The poem details the great lengths that these building eaters go to utterly destroy that which has preceded them, consuming them with voracity that cannot be matched with a complete lack of care for the history and culture that the buildings may contain. The poet laments their knowledge of these events, knowing that they are fully at fault for the destruction of buildings and locations that they themselves have relations and people they care for within, yet know they are unable to halt it due to their compliance. It’s a necessity for them to assist, for it helps them survive; yet by doing so, they are destroying everything around them. It is only when coming to the chilling conclusion of the possibility that a graveyard may need to be eaten, the remains of their people destroyed in the conquest, that the full effects of the practice weigh upon both the reader and the poet, who knows full well that if they are asked to consume a graveyard that it will be a test of how numb they’ve become.
As one can surmise, the true horror is that this consumption of buildings is not done by a foreign power, but by those that reside within the country and consider them their people; remnants of the colonizer’s ideology of consumption and destruction are all that remain, but that is enough to spur those who wish to acquire that power in to action. Many who are caught up in the events are simply unable to fight against the system due to the gutting of their nation, relying on these actions as employment while being possibly aware of the destruction. Of course, this is all a fictitious poem by a fictitious poet, but that doesn’t make the emotional weight that it carries any less real. If you want to know more, linked below is an article with snippets of interview answers by the studio that can shed more light on this.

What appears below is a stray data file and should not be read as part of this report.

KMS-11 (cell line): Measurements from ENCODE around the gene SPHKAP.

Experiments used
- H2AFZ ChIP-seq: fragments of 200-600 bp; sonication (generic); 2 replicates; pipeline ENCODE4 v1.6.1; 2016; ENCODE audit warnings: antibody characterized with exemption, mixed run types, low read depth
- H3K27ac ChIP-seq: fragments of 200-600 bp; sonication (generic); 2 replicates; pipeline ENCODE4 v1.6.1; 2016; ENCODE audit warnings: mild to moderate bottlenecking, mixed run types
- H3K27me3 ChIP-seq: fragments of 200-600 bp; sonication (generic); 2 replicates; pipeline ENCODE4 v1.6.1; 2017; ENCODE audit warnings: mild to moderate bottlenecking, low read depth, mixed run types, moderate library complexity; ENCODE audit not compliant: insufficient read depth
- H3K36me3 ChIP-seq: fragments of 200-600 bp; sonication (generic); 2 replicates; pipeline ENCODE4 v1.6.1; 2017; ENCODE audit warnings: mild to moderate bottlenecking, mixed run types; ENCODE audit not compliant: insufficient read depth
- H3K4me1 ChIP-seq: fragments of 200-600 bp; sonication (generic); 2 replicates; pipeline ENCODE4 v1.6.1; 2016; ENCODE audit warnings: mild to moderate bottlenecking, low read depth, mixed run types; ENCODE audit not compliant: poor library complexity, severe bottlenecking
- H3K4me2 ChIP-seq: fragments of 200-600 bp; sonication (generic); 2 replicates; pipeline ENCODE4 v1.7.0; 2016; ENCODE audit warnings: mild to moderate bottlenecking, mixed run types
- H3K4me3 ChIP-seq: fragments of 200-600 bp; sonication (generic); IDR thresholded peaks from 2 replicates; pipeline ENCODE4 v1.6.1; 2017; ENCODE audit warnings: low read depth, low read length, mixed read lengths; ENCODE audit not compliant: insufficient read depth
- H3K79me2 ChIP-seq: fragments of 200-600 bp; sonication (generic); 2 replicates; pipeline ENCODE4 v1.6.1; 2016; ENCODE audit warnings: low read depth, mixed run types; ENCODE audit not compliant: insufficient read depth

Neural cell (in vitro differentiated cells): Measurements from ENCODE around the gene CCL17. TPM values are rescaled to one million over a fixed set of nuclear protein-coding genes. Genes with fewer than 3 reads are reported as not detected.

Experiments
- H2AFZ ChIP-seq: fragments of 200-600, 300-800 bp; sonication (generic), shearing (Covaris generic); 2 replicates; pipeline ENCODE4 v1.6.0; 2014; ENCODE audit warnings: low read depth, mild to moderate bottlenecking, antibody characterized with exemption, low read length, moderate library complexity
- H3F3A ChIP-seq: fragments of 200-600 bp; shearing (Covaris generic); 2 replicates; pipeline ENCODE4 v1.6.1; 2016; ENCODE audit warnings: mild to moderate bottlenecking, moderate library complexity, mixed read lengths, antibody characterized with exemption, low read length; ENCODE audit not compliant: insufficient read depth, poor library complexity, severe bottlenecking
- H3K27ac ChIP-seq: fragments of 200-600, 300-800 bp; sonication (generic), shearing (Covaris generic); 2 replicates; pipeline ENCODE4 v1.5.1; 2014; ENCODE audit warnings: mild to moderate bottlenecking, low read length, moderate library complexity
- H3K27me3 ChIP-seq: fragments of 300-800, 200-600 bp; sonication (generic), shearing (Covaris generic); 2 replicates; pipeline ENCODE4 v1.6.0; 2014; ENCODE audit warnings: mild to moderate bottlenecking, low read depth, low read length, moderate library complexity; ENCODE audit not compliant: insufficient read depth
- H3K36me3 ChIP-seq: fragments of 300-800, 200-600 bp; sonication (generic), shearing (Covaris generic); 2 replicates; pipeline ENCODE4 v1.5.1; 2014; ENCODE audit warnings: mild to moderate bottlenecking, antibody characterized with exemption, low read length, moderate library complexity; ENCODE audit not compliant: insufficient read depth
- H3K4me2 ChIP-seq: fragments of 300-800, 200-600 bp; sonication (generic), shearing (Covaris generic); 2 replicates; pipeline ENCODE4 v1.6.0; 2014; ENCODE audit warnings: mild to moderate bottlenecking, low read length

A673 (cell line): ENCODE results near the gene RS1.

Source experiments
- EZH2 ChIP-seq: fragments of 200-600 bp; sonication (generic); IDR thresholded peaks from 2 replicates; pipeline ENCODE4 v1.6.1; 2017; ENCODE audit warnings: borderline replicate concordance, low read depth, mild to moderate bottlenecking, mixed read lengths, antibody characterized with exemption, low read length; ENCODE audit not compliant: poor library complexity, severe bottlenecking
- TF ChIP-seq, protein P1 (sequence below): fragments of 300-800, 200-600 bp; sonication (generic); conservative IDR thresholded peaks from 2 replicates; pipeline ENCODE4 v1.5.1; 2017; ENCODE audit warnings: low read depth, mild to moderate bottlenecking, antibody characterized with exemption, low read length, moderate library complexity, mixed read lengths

Regardless, The Indifferent Wonder of an Edible Place conveys the true spirit of a complete and total destruction of history through the lens of the consumer, and what effect it can have on those around. If you have 20 minutes to witness it, do.
Parsnip is a point and click narrative adventure created by Bun & Birb with Digital Poppy, whom some may remember for their work on ‘The Testimony of Trixie Glimmer Smith’ — turns out this is that illustrious prequel that I somehow forgot about, buried deeper in the bundle than I expected. Nevertheless, what truths shall I uncover with Parsnip, a lovable bunny rabbit that just wants to make a cake for his breakfast?